I received the following message from one of my readers. I'm telling her story here with her permission:
I am writing to you because I don't know where else to turn. I am a
veteran elementary teacher of 25 years. I am emotionally spent. Yes,
it is the second month of a new school year, and I am completely burned
out. To be fair, it hasn't all happened in the last month and a half.
It all started about 5 years ago, and things have been rolling downhill
since then. You see, because I am an elementary teacher, my life today
is completely out of balance. My colleagues and I easily work 60 hours a
week, and when we are not at work, are usually worrying about
work--about how we are going to get everything done that needs to be
done and and how we are going to get our students to the end goal that
our administration expects of us, er, I mean, them.
of us arrive at school each day at or before 7 am, and and often do
not make it home in time for supper with our families. Our lunch break
is spent inhaling yogurt as we work with children, score papers, record
grades or make copies. We come home exhausted to our own children who
need our help with homework, piles of laundry that need to be washed or
folded, and to lunches that need to be packed for the next day when this
whole crazy cycle begins again. But by the time we get home, we have
nothing left to give. And when the weekend finally does roll around,
activities have to be scheduled around time we know that we have to
spend doing yet more schoolwork. Elderly parents to visit? No time.
Sick child? Hubby can you take this? This is just no way to live!
I was in college, I studied hard and planned for my future in which I
expected to one day be a successful, experienced, respected
professional. Over the years as a teacher, I have continued to push
myself toward greater understanding of child development, academic
achievement and my role in helping children reach their potential. Yet
where I am today could hardly be farther from the vision I once had for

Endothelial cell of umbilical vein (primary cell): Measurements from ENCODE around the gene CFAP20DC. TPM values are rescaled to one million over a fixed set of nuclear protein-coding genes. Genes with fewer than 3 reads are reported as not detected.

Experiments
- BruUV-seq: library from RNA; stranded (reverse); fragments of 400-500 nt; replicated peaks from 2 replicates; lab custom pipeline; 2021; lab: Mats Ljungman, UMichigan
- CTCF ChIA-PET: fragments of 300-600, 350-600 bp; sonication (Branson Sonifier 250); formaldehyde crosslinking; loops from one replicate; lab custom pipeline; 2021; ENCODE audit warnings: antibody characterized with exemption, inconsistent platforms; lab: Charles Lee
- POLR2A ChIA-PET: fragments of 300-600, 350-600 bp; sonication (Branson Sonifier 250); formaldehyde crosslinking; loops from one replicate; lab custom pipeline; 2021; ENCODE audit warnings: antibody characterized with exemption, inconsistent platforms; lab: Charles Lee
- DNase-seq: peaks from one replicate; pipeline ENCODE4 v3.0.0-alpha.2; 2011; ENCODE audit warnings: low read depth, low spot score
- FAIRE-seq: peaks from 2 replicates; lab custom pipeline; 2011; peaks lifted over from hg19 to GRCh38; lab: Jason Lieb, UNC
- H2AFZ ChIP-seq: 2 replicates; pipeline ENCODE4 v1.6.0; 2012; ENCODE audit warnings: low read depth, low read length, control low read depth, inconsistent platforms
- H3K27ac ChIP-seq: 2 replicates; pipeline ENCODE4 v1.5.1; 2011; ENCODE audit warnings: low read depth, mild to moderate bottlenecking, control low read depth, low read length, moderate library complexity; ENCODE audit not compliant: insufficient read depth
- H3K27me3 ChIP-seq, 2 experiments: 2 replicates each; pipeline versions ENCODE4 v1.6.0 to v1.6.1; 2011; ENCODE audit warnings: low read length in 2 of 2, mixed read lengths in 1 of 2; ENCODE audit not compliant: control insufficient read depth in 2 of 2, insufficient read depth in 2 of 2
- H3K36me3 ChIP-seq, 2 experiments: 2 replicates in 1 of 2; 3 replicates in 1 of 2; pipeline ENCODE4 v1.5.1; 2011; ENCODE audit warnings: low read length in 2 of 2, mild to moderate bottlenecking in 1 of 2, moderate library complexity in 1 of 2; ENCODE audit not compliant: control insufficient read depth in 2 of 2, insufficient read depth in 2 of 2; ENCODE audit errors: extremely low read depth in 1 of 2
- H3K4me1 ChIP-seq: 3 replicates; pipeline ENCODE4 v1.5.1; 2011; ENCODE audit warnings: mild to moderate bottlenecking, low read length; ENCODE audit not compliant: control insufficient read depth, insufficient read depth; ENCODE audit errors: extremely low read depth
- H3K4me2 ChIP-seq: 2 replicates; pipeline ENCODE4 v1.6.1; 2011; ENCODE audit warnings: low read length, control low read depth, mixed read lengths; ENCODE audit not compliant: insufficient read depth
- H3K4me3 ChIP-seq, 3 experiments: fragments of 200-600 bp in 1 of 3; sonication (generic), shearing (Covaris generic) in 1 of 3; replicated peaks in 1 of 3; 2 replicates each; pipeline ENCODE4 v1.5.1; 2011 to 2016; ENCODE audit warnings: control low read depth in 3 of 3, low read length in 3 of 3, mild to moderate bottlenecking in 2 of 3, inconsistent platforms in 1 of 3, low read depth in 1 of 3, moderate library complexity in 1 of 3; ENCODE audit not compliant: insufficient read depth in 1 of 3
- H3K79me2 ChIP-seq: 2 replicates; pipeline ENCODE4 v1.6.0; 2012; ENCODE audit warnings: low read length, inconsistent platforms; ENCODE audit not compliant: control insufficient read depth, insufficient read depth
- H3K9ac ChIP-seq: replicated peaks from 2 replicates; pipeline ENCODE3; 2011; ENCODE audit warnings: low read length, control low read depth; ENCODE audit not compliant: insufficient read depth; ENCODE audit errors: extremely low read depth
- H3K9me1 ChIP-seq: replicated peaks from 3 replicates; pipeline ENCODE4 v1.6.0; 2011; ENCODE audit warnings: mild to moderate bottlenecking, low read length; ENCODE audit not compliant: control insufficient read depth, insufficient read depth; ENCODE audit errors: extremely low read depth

myself. Instead, I find myself in a workplace where I have had
instilled in me the notion that I am not doing enough, don't know enough
and am not making progress fast enough. I often look back on my
college days with regret and even resentment.. I could have done
anything. I could have been anything. Why did I make this stupid
choice to be a teacher?
husband tells me that my colleagues and I just need to band together to
talk with our administrators, sharing our struggles with them. Surely,
he says, our collective voices would be enough to make a case that the
administration can't ignore. After all, any good employer cares about
the physical and emotional well-being of its employees, right? And
surely they would be interested in the morale in the building, right?
Well, we have tried. They aren't
I found a job in a field outside of education this afternoon that fit
me, I would take it by tonight. I want out. And I want the world to
know it. (Well, kind of. Not my immediate world, perhaps--after all, I
do have to keep my job until I can find something else!) But until
then, I want some relief. And I simply don't know where to find it.
This teacher works in Wisconsin, and feels that following the "walk out the door at 5:00" approach would result in her being out of a job in a few months.
I don't know how people who create this kind of work environment live with themselves. I don't know what story they tell themselves at the end of the day that makes them feel as if they have done heroic, important things.
And I know that some of you will think, "Well, they just need to stand tall, stand together, and fight back hard." I don't know enough of the specifics of her situation to know if that's a real option or not. But I have to wonder what has happened-- how did we get to the place where it's usual to expect that a teacher needs to be a hard-as-nails street fighter.
How many great people are we losing because all they have to offer is that they are gentle and kind, love children, and want to help students learn and understand--- and they know (or they learn) that that is not enough.
Do feel free to offer support to this reader in the comments. I expect she'll see your comments. As will the other readers who are in a similar place.